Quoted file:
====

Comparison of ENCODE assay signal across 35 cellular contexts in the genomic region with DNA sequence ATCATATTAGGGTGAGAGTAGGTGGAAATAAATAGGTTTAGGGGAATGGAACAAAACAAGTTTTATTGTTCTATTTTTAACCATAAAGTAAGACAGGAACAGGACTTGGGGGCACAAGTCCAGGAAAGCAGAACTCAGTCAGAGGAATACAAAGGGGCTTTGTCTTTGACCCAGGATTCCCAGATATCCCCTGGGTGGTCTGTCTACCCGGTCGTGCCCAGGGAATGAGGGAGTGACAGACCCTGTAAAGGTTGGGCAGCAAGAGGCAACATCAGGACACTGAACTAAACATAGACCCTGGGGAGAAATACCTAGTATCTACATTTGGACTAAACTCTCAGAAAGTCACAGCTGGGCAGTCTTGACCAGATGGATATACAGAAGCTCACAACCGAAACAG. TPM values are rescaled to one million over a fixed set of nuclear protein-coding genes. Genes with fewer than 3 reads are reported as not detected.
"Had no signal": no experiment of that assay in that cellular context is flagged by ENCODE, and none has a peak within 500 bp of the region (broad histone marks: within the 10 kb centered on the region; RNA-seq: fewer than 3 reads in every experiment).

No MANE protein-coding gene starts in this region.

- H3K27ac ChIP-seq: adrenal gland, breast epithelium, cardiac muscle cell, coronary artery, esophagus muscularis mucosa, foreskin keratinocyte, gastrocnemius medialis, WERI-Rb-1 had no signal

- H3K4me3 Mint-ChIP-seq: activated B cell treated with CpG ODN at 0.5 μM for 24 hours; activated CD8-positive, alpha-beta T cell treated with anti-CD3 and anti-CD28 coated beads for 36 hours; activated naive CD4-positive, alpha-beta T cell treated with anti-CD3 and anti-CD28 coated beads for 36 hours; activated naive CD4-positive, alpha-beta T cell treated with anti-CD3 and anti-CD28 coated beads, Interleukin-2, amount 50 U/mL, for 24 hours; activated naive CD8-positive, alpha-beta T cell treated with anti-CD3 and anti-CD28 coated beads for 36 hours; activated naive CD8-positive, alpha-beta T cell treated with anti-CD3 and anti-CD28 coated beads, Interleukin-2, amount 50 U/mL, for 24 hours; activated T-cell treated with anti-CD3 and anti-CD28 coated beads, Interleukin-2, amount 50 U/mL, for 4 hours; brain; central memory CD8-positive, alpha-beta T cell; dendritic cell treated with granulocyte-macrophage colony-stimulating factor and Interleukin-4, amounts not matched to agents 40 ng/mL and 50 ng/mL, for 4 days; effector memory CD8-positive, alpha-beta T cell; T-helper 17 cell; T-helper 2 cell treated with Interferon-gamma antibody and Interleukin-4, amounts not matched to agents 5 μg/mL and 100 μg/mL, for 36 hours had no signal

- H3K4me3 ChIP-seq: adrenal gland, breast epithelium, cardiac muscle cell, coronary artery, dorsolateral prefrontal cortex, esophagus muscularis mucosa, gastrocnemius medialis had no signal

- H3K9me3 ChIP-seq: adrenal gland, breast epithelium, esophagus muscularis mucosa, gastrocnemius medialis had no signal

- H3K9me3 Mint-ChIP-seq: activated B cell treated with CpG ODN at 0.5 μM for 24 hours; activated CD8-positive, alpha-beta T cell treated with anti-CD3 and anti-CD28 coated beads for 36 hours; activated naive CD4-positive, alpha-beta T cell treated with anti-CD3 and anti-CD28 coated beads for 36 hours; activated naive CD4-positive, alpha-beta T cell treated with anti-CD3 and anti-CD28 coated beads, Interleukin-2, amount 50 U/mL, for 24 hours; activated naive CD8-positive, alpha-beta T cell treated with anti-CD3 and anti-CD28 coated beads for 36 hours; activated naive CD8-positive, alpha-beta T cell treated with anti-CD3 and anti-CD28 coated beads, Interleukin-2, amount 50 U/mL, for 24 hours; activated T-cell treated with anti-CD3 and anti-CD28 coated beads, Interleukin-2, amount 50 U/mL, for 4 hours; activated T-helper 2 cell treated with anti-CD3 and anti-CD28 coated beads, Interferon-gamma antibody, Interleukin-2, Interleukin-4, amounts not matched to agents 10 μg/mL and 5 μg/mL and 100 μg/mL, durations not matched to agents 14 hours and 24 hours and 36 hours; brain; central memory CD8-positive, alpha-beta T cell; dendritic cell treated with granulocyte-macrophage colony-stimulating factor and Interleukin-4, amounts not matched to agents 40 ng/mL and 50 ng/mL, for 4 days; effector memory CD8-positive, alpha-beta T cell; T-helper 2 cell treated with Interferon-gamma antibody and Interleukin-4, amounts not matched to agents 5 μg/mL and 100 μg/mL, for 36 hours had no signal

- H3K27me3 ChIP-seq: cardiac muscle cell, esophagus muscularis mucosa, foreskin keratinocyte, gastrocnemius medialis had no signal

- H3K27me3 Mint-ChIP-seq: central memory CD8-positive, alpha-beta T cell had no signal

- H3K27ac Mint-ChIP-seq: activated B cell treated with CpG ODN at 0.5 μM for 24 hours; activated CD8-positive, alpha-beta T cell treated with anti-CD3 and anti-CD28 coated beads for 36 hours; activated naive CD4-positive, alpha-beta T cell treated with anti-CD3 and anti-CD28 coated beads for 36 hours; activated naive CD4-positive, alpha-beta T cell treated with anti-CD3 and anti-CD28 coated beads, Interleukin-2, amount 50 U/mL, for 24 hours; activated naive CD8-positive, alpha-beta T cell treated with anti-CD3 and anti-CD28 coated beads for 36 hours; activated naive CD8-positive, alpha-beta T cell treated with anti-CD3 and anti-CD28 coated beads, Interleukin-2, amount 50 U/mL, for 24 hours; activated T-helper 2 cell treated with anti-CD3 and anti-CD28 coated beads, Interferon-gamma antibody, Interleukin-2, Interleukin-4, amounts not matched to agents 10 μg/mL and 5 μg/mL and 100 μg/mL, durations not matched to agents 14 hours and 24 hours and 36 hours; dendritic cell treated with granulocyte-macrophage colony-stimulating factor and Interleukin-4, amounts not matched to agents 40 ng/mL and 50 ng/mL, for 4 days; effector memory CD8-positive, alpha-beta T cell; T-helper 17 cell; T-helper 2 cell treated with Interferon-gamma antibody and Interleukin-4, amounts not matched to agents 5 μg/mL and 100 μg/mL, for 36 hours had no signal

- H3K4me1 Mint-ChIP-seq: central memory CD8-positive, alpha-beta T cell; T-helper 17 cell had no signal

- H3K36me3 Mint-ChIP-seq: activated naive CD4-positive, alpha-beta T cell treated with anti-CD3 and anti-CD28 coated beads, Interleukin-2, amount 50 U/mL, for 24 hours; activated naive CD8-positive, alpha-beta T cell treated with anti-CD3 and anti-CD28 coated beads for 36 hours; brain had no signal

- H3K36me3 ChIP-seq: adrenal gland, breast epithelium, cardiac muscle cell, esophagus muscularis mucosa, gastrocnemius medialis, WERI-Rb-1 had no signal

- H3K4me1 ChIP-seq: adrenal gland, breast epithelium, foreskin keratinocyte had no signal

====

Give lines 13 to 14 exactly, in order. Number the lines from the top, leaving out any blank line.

- H3K36me3 Mint-ChIP-seq: activated naive CD4-positive, alpha-beta T cell treated with anti-CD3 and anti-CD28 coated beads, Interleukin-2, amount 50 U/mL, for 24 hours; activated naive CD8-positive, alpha-beta T cell treated with anti-CD3 and anti-CD28 coated beads for 36 hours; brain had no signal

- H3K36me3 ChIP-seq: adrenal gland, breast epithelium, cardiac muscle cell, esophagus muscularis mucosa, gastrocnemius medialis, WERI-Rb-1 had no signal